New Yorkers Hopeless About Future as Food Access Wanes Amid COVID
By CHAR ADAMS
New Yorkers are beginning to believe the COVID-19 crisis will last for quite a while, but many are more concerned about the fate of their loved ones than themselves, according to a new survey from the CUNY Graduate School of Public Health and Health Policy.
Nearly two-thirds of those surveyed also said they lack hope for the future.
“The biggest concern New Yorkers report is not for their own health and safety, their employment or their own isolation, but overwhelmingly for the safety and well-being of their family members and others who are close to them,” said Dr. Ayman El-Mohandes, dean of CUNY SPH. The survey was first published in JHC Impact, a blog of the Journal of Health Communication.
A quarter of respondents said they believe the COVID-19 health crisis will disrupt their lives for less than a month, while 28% said they think it will last four months or more, the tracking survey of 1,000 New York City and state residents found.
“I think people realize how serious it is by listening to [Governor Andrew Cuomo], by seeing the threat to the U.S. and what’s happening in Europe,” CUNY SPH distinguished lecturer Professor Scott Ratzan tells SUM. “I think this has to do with their knowledge, they’re seeing how bad it can be. We may be at the peak, but we’re not even on the way out of the forest yet.”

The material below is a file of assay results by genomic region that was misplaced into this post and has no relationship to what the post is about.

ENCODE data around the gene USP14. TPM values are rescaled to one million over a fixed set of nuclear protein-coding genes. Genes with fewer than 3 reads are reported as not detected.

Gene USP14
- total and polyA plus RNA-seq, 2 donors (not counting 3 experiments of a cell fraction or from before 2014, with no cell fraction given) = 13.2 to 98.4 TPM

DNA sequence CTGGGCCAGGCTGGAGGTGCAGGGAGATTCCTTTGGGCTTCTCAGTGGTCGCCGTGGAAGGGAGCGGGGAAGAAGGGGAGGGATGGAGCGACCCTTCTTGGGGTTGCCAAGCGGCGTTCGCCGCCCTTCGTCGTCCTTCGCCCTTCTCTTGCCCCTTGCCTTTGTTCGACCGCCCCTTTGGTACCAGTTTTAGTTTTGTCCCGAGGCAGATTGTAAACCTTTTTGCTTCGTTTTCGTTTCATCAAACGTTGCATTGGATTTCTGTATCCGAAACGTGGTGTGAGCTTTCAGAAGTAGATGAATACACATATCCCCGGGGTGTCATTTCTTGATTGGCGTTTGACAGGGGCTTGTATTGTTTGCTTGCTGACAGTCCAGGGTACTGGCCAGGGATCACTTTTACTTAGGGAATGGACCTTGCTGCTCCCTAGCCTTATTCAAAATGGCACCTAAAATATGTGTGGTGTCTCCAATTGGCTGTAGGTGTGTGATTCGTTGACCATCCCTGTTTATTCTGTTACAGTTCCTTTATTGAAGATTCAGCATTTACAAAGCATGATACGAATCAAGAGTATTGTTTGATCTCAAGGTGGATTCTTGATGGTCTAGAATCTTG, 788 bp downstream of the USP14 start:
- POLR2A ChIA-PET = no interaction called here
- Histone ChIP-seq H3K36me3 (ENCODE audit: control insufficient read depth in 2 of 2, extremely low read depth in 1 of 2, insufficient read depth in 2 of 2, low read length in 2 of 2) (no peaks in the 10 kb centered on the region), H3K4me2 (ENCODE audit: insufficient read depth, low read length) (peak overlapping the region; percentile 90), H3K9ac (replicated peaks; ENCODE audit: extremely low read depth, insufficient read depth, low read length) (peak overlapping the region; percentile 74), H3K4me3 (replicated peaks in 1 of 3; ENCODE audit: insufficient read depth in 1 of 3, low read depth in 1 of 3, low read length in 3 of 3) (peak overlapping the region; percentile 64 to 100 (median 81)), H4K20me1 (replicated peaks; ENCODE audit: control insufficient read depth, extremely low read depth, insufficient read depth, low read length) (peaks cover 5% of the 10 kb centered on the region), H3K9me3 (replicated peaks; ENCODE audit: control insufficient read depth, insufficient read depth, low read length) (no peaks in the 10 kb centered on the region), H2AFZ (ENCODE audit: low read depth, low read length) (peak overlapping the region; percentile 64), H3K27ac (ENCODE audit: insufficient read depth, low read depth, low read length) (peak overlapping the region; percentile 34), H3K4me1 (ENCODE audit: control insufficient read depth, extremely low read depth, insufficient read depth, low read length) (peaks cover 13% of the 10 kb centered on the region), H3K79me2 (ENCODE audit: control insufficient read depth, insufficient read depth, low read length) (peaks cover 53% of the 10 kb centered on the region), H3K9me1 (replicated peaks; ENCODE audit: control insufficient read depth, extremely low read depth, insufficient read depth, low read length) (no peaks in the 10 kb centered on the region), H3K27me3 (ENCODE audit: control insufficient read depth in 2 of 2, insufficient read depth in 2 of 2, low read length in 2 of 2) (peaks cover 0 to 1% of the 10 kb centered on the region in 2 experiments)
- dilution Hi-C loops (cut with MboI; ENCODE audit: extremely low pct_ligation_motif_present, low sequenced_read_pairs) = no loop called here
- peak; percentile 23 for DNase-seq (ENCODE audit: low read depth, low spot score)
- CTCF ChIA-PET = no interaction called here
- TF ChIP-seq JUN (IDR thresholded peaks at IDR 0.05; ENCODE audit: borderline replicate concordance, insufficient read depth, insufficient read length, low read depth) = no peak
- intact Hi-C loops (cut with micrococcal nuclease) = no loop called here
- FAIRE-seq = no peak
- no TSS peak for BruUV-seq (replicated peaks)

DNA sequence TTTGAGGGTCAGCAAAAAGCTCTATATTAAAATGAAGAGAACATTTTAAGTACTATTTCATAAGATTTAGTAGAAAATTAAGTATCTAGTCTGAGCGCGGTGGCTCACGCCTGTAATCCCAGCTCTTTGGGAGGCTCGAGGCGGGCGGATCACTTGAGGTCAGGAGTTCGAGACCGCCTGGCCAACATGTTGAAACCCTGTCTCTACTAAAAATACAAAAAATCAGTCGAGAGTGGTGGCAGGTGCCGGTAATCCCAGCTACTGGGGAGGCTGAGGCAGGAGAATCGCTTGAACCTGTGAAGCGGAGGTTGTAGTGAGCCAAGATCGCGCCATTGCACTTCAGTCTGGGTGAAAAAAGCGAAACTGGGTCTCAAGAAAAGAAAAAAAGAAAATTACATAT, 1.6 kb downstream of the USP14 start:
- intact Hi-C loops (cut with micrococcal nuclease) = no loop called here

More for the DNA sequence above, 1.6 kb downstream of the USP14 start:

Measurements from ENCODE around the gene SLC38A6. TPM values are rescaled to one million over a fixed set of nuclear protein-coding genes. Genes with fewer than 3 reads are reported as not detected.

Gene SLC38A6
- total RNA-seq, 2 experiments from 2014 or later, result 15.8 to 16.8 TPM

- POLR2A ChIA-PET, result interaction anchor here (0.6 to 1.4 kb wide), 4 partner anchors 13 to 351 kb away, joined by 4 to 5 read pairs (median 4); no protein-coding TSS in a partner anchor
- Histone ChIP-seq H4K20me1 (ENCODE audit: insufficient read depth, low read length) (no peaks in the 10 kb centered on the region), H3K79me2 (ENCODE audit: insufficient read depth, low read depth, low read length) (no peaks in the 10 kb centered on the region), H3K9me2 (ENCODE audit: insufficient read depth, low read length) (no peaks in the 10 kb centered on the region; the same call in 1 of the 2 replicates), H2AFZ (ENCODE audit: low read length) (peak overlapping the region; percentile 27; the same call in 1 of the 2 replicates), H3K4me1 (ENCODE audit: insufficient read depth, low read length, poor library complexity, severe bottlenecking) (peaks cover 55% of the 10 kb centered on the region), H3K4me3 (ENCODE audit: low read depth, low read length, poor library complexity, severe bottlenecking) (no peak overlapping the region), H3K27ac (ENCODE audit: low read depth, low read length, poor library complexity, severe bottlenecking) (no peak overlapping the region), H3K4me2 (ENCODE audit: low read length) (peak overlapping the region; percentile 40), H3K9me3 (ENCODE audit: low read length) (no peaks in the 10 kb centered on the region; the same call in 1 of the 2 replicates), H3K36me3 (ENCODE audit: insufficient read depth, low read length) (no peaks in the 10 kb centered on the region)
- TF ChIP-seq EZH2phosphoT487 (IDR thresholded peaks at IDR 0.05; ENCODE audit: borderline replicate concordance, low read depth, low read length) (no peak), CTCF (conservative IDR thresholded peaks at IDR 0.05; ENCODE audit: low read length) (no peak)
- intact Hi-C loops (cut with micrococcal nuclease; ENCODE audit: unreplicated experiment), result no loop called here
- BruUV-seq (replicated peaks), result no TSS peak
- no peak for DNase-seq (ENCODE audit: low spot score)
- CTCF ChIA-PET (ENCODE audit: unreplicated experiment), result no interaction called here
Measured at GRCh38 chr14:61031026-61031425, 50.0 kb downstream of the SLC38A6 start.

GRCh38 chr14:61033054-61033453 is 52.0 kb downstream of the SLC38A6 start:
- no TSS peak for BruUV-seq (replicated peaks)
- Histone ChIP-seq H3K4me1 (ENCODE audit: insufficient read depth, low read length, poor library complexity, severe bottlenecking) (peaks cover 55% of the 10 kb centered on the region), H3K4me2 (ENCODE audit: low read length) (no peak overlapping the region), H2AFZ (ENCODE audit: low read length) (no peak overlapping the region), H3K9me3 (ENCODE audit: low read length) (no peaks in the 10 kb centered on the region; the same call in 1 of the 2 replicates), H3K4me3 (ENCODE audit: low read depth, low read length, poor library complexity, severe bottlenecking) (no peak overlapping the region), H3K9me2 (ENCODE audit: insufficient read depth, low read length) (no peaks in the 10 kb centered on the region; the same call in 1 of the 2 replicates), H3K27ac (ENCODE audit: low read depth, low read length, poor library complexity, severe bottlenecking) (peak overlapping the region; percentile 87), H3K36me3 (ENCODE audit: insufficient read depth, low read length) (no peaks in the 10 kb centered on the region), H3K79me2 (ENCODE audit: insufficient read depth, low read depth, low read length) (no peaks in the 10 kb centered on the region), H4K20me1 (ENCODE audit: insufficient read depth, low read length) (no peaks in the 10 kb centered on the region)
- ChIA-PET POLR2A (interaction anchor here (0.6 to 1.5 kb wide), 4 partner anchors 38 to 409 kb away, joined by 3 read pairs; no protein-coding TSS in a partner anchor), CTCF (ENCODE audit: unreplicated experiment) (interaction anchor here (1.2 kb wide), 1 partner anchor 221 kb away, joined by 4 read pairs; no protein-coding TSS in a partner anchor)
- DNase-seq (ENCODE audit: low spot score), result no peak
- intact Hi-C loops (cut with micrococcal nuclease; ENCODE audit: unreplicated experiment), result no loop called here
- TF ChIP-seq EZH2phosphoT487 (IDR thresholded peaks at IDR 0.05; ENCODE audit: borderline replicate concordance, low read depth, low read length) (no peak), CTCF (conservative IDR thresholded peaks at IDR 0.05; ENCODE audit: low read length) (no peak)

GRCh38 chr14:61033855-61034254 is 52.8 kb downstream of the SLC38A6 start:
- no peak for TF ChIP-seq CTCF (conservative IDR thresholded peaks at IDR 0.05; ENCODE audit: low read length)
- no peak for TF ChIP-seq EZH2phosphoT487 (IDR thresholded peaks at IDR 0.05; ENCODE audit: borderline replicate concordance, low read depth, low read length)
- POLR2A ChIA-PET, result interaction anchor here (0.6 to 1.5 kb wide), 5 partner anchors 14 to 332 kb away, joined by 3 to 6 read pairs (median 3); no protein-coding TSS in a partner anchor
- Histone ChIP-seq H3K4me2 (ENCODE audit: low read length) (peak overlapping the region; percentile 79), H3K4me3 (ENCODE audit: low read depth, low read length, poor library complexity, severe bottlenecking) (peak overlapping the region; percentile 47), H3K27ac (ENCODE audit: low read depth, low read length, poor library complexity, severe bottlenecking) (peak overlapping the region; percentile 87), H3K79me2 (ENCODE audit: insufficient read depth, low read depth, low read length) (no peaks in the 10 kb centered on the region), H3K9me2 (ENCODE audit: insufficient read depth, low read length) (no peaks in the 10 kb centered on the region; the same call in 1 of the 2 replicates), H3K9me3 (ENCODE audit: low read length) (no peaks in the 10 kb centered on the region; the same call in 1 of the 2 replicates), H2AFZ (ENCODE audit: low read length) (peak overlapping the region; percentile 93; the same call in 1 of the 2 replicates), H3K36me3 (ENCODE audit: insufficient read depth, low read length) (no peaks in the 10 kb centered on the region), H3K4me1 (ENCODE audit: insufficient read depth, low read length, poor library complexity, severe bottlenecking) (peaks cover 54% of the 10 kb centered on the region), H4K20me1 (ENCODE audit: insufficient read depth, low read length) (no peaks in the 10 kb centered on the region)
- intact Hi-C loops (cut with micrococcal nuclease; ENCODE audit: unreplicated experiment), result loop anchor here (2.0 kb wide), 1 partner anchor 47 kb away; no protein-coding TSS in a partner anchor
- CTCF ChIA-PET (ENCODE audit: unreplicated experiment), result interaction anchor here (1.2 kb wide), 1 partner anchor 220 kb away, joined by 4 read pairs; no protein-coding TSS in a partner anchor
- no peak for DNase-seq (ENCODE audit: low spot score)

New York City is considered the American epicenter of the COVID-19 crisis, with at least 72,000 confirmed cases and more than 3,200 deaths, according to data from the New York City Health Department.
The state has been rattled by job loss, food insecurity, and mental health issues amid the pandemic. Eighty-five percent of respondents reported a reduction in food access, 35% said someone in their household has lost a job due to the crisis, and 43% said they know someone who has tested positive for the deadly illness.
No wonder the survey found that 60% do not feel hopeful about the future — and Ratzan says this hopelessness is highest among young adults ages 18 to 29.
“The younger people are less hopeful than the older, like 68% of young people. That’s huge. We hypothesize, we speculate that’s because older people have been through more challenges — whether its been the 2008 economic crisis, the Vietnam War, or other challenges historically — they are more resilient, that could be one reason,” Ratzan tells SUM.
“The second reason could be connectedness. The older folks are more connected. They already have their communities and a lot of young people’s connectedness is at work or school, so they’re less connected right now.”
Still, a lot of New York City residents said they most fear a family member or loved one getting sick, more than they fear for their own health.
“It’s not shocking. It speaks to the character of New Yorkers,” Ratzan says. “They care. There’s solidarity, there’s community, it’s less individualistic.”
The survey is the fourth of eight planned by CUNY SPH to track attitudes and outcomes related to COVID-19.